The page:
Alaska - Economy

Economy

The 2007 gross state product was $44.9 billion, 45th in the nation. Its per capita personal income for 2007 was $40,042, ranking 15th in the nation. The oil and gas industry dominates the Alaskan economy, with more than 80% of the state's revenues derived from petroleum extraction. Alaska's main export product (excluding oil and natural gas) is seafood, primarily salmon, cod, Pollock and crab.

Agriculture represents only a fraction of the Alaskan economy. Agricultural production is primarily for consumption within the state and includes nursery stock, dairy products, vegetables, and livestock. Manufacturing is limited, with most foodstuffs and general goods imported from elsewhere.

Employment is primarily in government and industries such as natural resource extraction, shipping, and transportation. Military bases are a significant component of the economy in both Fairbanks and Anchorage. Federal subsidies are also an important part of the economy, allowing the state to keep taxes low. Its industrial outputs are crude petroleum, natural gas, coal, gold, precious metals, zinc and other mining, seafood processing, timber and wood products. There is also a growing service and tourism sector. Tourists have contributed to the economy by supporting local lodging.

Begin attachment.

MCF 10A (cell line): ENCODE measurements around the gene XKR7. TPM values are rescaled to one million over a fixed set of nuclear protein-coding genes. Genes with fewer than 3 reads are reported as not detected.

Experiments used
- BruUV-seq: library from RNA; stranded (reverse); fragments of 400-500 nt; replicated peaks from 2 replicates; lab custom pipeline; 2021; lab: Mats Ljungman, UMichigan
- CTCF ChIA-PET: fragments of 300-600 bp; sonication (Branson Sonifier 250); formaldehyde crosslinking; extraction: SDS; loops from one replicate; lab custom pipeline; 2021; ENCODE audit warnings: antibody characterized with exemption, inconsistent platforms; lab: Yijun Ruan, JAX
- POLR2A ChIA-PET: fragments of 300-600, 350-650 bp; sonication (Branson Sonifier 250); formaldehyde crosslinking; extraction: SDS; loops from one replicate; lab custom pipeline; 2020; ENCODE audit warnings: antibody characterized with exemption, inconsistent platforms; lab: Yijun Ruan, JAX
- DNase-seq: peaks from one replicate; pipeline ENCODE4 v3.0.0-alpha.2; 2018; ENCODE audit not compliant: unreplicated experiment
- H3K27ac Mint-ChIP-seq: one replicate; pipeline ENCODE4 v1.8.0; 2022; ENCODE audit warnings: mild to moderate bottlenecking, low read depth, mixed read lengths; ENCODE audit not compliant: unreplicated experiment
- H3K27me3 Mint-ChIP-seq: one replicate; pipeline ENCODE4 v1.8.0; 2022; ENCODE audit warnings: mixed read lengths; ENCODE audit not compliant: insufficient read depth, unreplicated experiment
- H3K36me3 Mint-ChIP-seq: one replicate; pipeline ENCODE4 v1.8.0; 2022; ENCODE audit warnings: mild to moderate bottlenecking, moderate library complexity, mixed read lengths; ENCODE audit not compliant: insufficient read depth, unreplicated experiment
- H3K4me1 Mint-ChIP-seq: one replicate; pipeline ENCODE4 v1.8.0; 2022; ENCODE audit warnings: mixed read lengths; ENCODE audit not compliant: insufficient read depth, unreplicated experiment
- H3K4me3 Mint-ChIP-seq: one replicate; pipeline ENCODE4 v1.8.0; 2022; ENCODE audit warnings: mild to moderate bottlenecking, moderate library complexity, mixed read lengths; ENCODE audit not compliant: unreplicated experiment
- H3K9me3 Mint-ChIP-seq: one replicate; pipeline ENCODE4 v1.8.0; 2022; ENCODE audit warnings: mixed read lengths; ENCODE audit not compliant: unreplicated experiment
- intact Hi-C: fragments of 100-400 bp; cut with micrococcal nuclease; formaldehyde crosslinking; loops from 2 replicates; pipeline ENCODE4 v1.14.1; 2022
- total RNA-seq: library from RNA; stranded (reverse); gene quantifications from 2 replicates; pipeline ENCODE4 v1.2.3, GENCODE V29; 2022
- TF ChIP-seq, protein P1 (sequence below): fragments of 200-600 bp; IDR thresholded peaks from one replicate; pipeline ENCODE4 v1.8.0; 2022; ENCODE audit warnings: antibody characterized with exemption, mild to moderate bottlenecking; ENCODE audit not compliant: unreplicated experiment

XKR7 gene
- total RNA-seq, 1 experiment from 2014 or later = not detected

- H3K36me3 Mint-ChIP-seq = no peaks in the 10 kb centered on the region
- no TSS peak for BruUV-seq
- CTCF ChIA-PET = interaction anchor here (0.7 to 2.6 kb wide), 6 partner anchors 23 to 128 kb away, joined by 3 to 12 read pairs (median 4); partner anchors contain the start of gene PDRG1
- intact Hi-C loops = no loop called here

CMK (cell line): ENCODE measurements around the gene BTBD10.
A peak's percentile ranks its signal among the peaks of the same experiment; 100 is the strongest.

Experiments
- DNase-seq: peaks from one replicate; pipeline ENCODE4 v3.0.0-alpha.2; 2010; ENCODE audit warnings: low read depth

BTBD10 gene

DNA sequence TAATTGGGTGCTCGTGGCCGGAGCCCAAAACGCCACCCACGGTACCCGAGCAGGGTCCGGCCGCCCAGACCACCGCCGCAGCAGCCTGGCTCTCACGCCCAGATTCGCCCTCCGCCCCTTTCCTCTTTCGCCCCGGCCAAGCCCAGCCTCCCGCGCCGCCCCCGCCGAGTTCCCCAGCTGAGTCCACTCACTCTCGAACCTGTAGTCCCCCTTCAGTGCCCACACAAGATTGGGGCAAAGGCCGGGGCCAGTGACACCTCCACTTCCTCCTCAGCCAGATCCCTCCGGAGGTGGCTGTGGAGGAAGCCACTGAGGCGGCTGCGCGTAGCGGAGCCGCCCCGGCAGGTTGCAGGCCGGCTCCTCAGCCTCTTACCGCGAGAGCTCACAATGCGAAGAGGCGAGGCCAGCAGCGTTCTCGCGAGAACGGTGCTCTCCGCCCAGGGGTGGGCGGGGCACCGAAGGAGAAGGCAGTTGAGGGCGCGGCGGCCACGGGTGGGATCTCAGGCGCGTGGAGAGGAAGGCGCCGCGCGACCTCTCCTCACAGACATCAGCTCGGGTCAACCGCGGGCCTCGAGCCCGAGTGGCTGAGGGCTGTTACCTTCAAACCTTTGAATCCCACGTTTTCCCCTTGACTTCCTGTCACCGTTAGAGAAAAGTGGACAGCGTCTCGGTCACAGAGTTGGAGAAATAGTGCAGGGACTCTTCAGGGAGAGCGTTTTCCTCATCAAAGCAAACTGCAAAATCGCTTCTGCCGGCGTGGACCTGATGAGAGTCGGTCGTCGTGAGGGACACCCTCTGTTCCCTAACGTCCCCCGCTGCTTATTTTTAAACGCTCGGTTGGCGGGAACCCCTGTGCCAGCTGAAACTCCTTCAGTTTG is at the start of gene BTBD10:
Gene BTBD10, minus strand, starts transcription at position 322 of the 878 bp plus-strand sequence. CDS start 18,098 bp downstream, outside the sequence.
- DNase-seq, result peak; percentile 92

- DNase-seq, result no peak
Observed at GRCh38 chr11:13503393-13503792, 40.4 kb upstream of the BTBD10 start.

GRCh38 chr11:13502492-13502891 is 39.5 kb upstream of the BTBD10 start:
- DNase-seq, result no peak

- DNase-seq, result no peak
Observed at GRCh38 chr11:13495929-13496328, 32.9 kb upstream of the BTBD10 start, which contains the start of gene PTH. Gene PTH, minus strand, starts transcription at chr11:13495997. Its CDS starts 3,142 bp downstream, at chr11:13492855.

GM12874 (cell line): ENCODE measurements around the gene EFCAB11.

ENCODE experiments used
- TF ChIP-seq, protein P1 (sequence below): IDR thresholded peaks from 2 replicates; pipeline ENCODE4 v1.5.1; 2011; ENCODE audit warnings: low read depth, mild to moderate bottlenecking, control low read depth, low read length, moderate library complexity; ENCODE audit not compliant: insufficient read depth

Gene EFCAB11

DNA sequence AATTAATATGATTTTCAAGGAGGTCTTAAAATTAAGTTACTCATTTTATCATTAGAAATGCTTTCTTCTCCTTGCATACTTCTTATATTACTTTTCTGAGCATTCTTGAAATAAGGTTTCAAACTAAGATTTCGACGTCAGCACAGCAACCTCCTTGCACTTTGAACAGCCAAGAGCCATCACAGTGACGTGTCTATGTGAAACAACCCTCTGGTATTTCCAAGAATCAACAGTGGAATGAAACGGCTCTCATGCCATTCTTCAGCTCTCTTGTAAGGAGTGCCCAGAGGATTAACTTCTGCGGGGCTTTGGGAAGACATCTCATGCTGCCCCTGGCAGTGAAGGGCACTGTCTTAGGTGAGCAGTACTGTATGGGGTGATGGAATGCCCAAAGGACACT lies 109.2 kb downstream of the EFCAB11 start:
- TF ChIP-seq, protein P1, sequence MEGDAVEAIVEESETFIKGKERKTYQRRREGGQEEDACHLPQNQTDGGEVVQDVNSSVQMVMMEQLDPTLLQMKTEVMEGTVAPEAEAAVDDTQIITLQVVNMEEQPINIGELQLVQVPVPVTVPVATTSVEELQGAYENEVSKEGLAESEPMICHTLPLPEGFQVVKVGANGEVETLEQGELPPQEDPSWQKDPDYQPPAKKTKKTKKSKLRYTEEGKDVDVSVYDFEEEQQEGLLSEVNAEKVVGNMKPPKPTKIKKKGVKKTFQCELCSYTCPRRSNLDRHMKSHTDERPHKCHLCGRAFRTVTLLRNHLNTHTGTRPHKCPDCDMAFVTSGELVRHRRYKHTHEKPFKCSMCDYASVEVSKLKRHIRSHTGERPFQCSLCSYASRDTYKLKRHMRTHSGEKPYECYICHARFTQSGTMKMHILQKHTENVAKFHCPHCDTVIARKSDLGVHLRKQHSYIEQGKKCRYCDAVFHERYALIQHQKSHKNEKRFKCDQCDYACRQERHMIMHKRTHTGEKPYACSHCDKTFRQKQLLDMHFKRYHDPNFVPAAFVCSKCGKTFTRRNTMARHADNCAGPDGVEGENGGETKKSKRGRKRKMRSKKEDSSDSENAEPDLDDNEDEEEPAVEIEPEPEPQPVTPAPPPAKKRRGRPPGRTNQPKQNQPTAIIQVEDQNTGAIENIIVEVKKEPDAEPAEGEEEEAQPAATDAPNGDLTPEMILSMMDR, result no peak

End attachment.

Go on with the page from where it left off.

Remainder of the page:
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Famous quotes containing the word economy:

    The counting-room maxims liberally expounded are laws of the Universe. The merchant’s economy is a coarse symbol of the soul’s economy. It is, to spend for power, and not for pleasure.
    Ralph Waldo Emerson (1803–1882)

    Everyone is always in favour of general economy and particular expenditure.
    Anthony, Sir Eden (1897–1977)

    War. Fighting. Men ... every man in the whole realm is in the army.... Every man in uniform ... An economy entirely geared to war ... but there is not much war ... hardly any fighting ... yet every man a soldier from birth till death ... Men ... all men for fighting ... but no war, no wars to fight ... what is it, what does it mean?”
    Doris Lessing (b. 1919)